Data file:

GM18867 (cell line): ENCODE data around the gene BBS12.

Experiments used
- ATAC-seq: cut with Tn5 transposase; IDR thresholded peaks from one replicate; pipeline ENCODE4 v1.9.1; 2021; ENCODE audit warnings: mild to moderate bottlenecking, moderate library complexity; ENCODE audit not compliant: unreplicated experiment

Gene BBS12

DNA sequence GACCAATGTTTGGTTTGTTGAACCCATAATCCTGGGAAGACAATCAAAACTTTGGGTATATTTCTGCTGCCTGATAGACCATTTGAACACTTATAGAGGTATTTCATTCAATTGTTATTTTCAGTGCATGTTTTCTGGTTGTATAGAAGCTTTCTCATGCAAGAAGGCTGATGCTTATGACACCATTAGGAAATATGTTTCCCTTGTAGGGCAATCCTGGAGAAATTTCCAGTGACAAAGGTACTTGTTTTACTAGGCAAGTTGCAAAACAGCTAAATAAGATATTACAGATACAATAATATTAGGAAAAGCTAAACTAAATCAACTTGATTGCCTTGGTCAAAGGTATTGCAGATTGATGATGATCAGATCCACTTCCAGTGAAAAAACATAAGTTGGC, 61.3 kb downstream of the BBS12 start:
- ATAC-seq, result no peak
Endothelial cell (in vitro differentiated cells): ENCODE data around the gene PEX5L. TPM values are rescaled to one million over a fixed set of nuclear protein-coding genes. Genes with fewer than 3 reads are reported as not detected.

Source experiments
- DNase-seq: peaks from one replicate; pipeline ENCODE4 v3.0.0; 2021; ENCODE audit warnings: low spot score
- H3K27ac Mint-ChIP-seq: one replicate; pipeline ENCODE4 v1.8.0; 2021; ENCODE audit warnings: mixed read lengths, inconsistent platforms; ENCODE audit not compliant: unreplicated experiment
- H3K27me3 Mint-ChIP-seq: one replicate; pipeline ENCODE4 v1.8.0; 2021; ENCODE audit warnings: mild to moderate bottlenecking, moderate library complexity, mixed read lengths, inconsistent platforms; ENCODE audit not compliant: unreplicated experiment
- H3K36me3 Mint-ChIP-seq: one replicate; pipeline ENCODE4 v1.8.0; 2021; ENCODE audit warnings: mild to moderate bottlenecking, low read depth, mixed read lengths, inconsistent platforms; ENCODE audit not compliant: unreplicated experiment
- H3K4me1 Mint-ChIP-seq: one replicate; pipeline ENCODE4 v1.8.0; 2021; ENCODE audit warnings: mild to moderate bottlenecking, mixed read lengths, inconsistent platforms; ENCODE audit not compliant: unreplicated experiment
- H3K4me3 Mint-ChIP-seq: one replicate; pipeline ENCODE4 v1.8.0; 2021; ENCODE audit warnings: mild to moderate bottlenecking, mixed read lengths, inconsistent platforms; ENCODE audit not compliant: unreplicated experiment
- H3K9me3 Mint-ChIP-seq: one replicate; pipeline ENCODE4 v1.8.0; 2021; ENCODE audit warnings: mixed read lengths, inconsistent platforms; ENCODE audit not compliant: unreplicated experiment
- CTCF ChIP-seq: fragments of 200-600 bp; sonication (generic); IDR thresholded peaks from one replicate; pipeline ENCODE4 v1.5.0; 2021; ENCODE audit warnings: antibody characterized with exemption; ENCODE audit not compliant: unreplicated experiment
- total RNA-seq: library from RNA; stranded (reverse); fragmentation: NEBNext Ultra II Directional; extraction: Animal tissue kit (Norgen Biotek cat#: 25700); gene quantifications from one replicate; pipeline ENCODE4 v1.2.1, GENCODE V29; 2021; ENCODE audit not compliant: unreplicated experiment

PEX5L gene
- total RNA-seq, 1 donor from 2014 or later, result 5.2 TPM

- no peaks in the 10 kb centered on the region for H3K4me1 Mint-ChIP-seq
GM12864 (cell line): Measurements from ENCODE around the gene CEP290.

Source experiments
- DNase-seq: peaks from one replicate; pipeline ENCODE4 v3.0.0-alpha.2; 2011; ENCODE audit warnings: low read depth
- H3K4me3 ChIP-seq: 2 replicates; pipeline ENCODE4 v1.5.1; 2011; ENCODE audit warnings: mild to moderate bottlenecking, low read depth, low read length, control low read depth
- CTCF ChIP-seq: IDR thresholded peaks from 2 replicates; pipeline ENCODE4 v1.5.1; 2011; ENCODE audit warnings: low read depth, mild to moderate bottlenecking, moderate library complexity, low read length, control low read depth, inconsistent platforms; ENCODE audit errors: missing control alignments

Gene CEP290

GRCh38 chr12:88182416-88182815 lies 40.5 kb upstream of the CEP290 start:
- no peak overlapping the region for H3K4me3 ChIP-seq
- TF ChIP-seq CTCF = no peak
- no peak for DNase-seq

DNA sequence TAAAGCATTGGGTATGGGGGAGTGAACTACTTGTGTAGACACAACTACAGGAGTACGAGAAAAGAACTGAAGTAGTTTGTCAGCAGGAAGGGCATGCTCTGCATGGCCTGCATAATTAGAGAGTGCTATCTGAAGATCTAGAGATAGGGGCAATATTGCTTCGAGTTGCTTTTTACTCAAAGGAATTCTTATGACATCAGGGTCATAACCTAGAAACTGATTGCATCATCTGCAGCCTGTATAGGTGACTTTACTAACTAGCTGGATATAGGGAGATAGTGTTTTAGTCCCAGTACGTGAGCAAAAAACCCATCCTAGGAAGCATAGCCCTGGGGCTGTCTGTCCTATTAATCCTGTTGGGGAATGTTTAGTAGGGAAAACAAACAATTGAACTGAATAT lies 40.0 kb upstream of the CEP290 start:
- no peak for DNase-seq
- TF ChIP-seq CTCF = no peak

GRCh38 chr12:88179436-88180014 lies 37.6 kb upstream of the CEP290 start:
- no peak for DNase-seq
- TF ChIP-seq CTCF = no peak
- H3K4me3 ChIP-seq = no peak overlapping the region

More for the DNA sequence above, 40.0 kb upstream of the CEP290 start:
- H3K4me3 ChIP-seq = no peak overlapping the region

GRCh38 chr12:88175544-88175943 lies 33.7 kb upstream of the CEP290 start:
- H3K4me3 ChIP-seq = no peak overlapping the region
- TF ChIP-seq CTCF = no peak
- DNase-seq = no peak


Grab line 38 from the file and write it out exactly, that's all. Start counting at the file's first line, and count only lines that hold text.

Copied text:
More for the DNA sequence above, 40.0 kb upstream of the CEP290 start: